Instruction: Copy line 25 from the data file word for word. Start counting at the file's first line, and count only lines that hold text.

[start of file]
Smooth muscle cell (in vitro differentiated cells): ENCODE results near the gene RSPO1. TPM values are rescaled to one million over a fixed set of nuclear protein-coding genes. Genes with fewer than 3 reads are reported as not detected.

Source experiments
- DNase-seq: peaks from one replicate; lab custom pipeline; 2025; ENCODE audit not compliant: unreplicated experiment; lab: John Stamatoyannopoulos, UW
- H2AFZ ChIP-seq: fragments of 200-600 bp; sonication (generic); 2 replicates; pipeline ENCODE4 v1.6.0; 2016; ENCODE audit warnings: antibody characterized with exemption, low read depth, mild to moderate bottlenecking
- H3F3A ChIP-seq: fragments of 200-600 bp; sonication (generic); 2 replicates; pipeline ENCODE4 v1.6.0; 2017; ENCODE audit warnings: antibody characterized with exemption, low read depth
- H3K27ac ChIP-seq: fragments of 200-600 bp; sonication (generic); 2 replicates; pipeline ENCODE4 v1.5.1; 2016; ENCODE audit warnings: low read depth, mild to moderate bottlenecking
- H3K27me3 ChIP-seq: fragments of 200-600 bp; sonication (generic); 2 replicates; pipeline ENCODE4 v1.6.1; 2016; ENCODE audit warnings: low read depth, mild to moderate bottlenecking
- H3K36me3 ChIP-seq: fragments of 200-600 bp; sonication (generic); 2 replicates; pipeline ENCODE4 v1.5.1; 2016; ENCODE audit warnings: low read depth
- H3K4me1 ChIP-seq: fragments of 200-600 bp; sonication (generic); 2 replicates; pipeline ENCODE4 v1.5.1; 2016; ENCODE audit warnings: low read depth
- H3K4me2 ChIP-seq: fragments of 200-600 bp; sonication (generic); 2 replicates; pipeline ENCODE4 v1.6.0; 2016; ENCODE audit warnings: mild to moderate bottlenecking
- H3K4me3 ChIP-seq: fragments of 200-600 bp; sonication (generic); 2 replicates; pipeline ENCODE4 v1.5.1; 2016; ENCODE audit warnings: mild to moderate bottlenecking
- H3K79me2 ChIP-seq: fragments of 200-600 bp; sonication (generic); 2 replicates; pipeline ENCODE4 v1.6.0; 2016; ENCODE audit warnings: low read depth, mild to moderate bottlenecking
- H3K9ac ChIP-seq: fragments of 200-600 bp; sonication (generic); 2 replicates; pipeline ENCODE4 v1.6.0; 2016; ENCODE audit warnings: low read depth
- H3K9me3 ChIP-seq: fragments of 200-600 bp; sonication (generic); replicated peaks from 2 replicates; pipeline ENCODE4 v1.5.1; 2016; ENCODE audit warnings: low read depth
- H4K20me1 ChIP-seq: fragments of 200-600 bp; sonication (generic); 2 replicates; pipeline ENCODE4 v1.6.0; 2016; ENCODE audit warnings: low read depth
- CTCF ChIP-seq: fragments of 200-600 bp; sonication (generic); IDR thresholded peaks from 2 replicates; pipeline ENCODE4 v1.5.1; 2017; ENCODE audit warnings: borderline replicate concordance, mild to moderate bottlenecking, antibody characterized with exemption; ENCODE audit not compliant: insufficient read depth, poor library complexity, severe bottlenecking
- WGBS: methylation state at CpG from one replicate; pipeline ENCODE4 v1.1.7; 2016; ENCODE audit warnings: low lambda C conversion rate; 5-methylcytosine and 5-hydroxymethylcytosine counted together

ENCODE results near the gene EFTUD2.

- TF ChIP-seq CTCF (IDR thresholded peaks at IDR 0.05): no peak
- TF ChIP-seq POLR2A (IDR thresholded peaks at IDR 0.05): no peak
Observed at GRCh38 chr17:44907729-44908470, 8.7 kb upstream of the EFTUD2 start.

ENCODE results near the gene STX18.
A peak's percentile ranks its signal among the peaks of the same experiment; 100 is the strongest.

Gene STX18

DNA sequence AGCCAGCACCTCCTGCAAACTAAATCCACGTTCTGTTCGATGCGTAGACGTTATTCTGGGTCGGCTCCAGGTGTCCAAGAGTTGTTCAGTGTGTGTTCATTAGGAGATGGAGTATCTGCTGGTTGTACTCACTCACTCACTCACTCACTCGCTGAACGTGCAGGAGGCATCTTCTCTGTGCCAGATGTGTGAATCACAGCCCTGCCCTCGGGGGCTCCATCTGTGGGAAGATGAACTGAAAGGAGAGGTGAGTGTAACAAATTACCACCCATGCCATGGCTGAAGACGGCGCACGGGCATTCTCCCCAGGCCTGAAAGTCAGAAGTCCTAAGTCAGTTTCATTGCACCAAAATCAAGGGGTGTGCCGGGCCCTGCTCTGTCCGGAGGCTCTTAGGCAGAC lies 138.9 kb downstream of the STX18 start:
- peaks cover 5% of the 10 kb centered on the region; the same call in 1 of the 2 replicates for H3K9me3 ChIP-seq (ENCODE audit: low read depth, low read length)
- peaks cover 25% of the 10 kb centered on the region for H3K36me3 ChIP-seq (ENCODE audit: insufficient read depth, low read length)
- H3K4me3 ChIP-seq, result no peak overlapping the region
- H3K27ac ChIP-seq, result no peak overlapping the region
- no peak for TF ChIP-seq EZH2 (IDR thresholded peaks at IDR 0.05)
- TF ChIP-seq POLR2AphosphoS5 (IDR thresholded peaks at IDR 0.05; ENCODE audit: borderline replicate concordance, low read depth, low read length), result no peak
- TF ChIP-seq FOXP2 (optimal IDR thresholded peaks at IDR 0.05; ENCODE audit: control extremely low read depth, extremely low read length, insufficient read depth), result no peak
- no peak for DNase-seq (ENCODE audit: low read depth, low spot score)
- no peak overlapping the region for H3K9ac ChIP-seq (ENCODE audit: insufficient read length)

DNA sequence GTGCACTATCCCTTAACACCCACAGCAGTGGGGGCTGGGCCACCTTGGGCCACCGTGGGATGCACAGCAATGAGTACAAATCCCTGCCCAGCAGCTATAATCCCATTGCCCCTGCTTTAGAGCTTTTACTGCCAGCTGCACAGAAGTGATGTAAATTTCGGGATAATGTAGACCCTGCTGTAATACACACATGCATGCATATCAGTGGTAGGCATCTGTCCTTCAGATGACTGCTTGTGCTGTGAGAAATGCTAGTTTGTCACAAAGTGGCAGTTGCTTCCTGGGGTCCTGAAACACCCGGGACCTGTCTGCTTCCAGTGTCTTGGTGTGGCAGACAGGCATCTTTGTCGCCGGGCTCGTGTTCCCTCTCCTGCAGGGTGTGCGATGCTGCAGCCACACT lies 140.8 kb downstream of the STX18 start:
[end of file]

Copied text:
DNA sequence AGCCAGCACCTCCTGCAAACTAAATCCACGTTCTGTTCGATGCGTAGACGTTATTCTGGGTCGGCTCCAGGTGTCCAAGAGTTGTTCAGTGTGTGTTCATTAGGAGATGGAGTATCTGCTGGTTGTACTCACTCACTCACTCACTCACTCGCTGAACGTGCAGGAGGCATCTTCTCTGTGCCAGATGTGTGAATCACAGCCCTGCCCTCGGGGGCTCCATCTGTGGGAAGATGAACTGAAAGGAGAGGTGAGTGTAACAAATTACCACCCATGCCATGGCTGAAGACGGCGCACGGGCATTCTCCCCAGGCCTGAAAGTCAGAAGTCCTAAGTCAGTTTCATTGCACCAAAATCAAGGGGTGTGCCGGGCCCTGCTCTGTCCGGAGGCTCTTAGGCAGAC lies 138.9 kb downstream of the STX18 start: